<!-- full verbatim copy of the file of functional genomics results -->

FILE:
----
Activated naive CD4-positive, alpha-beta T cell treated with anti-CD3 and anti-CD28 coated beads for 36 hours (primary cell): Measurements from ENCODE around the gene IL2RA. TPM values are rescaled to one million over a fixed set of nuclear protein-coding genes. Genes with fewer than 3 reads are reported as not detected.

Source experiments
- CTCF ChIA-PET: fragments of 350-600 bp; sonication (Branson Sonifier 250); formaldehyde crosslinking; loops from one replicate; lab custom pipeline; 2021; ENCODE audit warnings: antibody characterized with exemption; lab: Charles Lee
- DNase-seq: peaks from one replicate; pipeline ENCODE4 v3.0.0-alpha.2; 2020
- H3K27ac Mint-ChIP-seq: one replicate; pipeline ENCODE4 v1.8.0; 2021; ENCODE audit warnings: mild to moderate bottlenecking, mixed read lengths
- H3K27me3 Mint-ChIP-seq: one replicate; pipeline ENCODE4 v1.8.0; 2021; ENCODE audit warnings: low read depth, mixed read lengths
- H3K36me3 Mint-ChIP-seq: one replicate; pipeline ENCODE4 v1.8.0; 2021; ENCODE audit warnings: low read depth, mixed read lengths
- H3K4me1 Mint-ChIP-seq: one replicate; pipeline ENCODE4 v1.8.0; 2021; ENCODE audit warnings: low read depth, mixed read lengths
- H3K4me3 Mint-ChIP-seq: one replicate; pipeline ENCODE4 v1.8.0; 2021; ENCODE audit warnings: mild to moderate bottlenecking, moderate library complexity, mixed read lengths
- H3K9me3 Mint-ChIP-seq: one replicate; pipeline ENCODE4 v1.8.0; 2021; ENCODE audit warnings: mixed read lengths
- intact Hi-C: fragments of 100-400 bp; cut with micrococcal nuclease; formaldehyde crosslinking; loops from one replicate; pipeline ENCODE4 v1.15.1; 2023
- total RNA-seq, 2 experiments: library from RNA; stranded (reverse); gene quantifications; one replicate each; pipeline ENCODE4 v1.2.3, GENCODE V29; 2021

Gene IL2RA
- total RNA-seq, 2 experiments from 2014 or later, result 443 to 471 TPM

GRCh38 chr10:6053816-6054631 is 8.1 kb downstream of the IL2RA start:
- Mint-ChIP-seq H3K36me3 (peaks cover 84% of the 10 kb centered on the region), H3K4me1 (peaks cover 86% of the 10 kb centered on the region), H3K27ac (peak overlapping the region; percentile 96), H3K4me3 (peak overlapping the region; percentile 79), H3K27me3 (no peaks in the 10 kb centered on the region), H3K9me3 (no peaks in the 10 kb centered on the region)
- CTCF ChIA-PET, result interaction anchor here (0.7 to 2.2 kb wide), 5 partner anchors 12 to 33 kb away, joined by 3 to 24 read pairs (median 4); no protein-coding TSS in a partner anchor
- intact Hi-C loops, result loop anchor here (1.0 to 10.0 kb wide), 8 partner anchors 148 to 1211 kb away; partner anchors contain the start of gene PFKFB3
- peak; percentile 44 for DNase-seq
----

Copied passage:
Activated naive CD4-positive, alpha-beta T cell treated with anti-CD3 and anti-CD28 coated beads for 36 hours (primary cell): Measurements from ENCODE around the gene IL2RA. TPM values are rescaled to one million over a fixed set of nuclear protein-coding genes. Genes with fewer than 3 reads are reported as not detected.

Source experiments
- CTCF ChIA-PET: fragments of 350-600 bp; sonication (Branson Sonifier 250); formaldehyde crosslinking; loops from one replicate; lab custom pipeline; 2021; ENCODE audit warnings: antibody characterized with exemption; lab: Charles Lee
- DNase-seq: peaks from one replicate; pipeline ENCODE4 v3.0.0-alpha.2; 2020
- H3K27ac Mint-ChIP-seq: one replicate; pipeline ENCODE4 v1.8.0; 2021; ENCODE audit warnings: mild to moderate bottlenecking, mixed read lengths
- H3K27me3 Mint-ChIP-seq: one replicate; pipeline ENCODE4 v1.8.0; 2021; ENCODE audit warnings: low read depth, mixed read lengths
- H3K36me3 Mint-ChIP-seq: one replicate; pipeline ENCODE4 v1.8.0; 2021; ENCODE audit warnings: low read depth, mixed read lengths
- H3K4me1 Mint-ChIP-seq: one replicate; pipeline ENCODE4 v1.8.0; 2021; ENCODE audit warnings: low read depth, mixed read lengths
- H3K4me3 Mint-ChIP-seq: one replicate; pipeline ENCODE4 v1.8.0; 2021; ENCODE audit warnings: mild to moderate bottlenecking, moderate library complexity, mixed read lengths
- H3K9me3 Mint-ChIP-seq: one replicate; pipeline ENCODE4 v1.8.0; 2021; ENCODE audit warnings: mixed read lengths
- intact Hi-C: fragments of 100-400 bp; cut with micrococcal nuclease; formaldehyde crosslinking; loops from one replicate; pipeline ENCODE4 v1.15.1; 2023
- total RNA-seq, 2 experiments: library from RNA; stranded (reverse); gene quantifications; one replicate each; pipeline ENCODE4 v1.2.3, GENCODE V29; 2021

Gene IL2RA
- total RNA-seq, 2 experiments from 2014 or later, result 443 to 471 TPM

GRCh38 chr10:6053816-6054631 is 8.1 kb downstream of the IL2RA start:
- Mint-ChIP-seq H3K36me3 (peaks cover 84% of the 10 kb centered on the region), H3K4me1 (peaks cover 86% of the 10 kb centered on the region), H3K27ac (peak overlapping the region; percentile 96), H3K4me3 (peak overlapping the region; percentile 79), H3K27me3 (no peaks in the 10 kb centered on the region), H3K9me3 (no peaks in the 10 kb centered on the region)
- CTCF ChIA-PET, result interaction anchor here (0.7 to 2.2 kb wide), 5 partner anchors 12 to 33 kb away, joined by 3 to 24 read pairs (median 4); no protein-coding TSS in a partner anchor
- intact Hi-C loops, result loop anchor here (1.0 to 10.0 kb wide), 8 partner anchors 148 to 1211 kb away; partner anchors contain the start of gene PFKFB3
- peak; percentile 44 for DNase-seq